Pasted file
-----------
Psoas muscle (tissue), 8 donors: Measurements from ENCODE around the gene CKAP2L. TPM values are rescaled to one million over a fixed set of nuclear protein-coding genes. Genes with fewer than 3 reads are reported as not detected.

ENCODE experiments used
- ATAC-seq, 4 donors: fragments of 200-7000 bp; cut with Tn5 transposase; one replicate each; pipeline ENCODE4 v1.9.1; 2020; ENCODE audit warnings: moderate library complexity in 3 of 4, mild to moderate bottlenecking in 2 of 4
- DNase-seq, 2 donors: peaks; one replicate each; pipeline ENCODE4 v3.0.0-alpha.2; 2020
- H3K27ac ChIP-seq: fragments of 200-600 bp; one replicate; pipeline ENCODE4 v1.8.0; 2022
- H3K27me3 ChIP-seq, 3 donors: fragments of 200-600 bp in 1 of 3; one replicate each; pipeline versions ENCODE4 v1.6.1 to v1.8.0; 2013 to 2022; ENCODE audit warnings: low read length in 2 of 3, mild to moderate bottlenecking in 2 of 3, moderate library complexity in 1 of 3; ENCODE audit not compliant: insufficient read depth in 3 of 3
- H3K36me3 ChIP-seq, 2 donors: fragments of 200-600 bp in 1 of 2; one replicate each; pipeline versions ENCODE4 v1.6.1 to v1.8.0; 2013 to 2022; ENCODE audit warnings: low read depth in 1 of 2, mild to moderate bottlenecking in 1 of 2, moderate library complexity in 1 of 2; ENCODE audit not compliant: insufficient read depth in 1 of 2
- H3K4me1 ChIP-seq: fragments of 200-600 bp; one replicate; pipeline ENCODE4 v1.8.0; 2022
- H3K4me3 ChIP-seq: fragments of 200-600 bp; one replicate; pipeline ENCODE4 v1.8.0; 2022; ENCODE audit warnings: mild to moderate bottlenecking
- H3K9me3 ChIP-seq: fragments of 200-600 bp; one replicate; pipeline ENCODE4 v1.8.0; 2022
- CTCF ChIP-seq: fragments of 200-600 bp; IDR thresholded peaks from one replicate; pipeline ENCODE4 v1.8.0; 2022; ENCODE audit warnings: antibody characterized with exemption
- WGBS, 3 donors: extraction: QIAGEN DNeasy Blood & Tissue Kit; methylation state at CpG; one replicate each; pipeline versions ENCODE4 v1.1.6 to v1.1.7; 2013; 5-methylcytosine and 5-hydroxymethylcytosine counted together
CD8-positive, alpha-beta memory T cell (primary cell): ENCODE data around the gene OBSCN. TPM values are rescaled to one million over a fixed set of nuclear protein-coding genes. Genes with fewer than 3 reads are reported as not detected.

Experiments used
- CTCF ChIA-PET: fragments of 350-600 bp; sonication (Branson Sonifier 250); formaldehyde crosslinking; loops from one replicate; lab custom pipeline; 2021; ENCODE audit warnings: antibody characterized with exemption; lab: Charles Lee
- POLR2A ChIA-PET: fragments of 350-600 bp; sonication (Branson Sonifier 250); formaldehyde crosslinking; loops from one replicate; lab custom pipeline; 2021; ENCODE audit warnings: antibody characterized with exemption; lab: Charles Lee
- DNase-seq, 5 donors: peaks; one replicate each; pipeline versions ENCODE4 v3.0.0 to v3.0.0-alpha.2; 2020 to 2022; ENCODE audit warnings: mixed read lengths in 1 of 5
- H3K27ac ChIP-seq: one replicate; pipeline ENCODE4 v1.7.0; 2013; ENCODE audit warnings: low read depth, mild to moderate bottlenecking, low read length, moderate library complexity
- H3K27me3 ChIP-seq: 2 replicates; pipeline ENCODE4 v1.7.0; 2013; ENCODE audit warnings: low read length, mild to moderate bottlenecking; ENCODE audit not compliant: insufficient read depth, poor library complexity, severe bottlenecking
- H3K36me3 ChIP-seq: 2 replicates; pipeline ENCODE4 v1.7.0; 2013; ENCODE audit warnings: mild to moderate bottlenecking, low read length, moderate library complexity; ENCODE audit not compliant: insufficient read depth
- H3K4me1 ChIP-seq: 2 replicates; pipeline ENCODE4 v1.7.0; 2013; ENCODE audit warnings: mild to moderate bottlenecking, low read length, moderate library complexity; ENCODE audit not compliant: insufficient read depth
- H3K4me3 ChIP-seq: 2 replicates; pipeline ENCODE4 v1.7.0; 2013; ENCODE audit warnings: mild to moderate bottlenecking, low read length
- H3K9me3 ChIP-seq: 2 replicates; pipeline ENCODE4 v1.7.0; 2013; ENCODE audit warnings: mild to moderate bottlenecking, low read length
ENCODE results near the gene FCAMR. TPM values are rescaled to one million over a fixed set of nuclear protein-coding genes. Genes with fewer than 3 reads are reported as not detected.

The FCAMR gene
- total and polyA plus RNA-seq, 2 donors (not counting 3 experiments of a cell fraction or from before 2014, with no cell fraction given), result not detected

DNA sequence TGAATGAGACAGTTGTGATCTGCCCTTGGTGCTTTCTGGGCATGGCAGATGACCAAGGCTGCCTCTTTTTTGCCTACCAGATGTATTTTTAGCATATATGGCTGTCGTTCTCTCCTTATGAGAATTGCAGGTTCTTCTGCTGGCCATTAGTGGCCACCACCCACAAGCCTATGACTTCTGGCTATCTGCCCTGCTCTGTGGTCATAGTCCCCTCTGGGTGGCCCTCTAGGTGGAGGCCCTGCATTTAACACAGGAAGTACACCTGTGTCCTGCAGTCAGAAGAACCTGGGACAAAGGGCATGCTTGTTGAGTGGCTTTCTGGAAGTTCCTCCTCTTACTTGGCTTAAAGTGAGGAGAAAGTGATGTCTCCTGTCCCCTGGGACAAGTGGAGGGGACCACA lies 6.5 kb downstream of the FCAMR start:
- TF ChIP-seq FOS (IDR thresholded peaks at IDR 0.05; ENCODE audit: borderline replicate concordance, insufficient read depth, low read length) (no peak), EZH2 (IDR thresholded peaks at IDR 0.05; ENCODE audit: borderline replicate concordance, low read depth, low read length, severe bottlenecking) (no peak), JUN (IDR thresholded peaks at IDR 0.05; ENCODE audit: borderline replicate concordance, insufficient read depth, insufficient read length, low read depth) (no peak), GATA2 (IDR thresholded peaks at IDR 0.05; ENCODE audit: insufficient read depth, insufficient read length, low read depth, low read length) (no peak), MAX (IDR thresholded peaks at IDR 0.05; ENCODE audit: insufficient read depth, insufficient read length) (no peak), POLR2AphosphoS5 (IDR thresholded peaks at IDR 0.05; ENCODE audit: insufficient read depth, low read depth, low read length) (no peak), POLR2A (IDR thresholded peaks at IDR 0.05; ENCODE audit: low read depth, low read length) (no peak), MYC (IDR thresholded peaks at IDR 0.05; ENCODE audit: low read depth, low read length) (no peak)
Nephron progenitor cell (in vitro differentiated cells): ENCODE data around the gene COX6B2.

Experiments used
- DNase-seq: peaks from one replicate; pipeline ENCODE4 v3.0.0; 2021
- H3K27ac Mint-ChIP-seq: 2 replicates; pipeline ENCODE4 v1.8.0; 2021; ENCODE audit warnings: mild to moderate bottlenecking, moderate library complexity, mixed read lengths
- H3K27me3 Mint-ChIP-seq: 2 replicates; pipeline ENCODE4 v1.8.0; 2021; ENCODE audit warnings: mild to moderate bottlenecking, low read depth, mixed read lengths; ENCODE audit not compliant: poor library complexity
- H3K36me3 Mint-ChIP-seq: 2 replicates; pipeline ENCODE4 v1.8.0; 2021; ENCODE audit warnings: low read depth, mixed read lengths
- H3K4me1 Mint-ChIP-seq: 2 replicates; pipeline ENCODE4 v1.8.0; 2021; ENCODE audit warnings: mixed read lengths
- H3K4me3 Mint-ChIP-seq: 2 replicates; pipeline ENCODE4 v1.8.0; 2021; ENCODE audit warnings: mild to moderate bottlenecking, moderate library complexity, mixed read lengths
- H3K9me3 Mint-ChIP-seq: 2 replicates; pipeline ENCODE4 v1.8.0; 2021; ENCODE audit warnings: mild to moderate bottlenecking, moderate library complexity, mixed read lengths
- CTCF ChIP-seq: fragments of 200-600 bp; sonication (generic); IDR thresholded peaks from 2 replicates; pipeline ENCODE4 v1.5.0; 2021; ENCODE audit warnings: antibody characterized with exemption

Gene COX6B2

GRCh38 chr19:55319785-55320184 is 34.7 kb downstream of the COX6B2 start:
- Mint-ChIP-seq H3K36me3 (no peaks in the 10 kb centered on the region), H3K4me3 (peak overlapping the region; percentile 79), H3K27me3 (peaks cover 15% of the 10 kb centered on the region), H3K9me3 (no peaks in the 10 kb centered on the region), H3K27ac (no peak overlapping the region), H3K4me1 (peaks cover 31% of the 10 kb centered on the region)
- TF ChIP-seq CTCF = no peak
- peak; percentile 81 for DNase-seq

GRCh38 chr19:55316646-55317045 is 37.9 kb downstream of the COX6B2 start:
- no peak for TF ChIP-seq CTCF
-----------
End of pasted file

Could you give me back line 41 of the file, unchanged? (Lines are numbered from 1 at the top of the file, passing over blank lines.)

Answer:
- Mint-ChIP-seq H3K36me3 (no peaks in the 10 kb centered on the region), H3K4me3 (peak overlapping the region; percentile 79), H3K27me3 (peaks cover 15% of the 10 kb centered on the region), H3K9me3 (no peaks in the 10 kb centered on the region), H3K27ac (no peak overlapping the region), H3K4me1 (peaks cover 31% of the 10 kb centered on the region)